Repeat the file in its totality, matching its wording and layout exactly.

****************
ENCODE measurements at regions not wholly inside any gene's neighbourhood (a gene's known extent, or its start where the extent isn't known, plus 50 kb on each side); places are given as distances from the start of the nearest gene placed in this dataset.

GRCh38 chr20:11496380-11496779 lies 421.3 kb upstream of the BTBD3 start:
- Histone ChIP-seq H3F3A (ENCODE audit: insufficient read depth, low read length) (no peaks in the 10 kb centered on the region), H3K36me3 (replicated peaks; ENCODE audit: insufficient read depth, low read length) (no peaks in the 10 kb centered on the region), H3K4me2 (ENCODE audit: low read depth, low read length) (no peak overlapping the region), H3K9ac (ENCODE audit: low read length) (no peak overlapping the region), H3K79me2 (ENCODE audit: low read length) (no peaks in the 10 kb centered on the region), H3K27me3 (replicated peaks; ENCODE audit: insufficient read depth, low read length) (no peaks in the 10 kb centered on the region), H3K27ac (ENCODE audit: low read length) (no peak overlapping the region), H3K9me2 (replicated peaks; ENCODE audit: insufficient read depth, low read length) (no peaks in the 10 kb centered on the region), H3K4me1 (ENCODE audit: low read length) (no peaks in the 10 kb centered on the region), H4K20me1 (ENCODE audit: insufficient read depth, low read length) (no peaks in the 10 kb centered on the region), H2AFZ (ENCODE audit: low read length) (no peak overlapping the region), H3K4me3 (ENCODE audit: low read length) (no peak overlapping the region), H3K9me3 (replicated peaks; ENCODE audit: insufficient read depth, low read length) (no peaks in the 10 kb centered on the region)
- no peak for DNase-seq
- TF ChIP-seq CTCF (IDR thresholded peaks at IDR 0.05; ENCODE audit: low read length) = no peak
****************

ENCODE measurements at regions not wholly inside any gene's neighbourhood (a gene's known extent, or its start where the extent isn't known, plus 50 kb on each side); places are given as distances from the start of the nearest gene placed in this dataset.

GRCh38 chr20:11496380-11496779 lies 421.3 kb upstream of the BTBD3 start:
- Histone ChIP-seq H3F3A (ENCODE audit: insufficient read depth, low read length) (no peaks in the 10 kb centered on the region), H3K36me3 (replicated peaks; ENCODE audit: insufficient read depth, low read length) (no peaks in the 10 kb centered on the region), H3K4me2 (ENCODE audit: low read depth, low read length) (no peak overlapping the region), H3K9ac (ENCODE audit: low read length) (no peak overlapping the region), H3K79me2 (ENCODE audit: low read length) (no peaks in the 10 kb centered on the region), H3K27me3 (replicated peaks; ENCODE audit: insufficient read depth, low read length) (no peaks in the 10 kb centered on the region), H3K27ac (ENCODE audit: low read length) (no peak overlapping the region), H3K9me2 (replicated peaks; ENCODE audit: insufficient read depth, low read length) (no peaks in the 10 kb centered on the region), H3K4me1 (ENCODE audit: low read length) (no peaks in the 10 kb centered on the region), H4K20me1 (ENCODE audit: insufficient read depth, low read length) (no peaks in the 10 kb centered on the region), H2AFZ (ENCODE audit: low read length) (no peak overlapping the region), H3K4me3 (ENCODE audit: low read length) (no peak overlapping the region), H3K9me3 (replicated peaks; ENCODE audit: insufficient read depth, low read length) (no peaks in the 10 kb centered on the region)
- no peak for DNase-seq
- TF ChIP-seq CTCF (IDR thresholded peaks at IDR 0.05; ENCODE audit: low read length) = no peak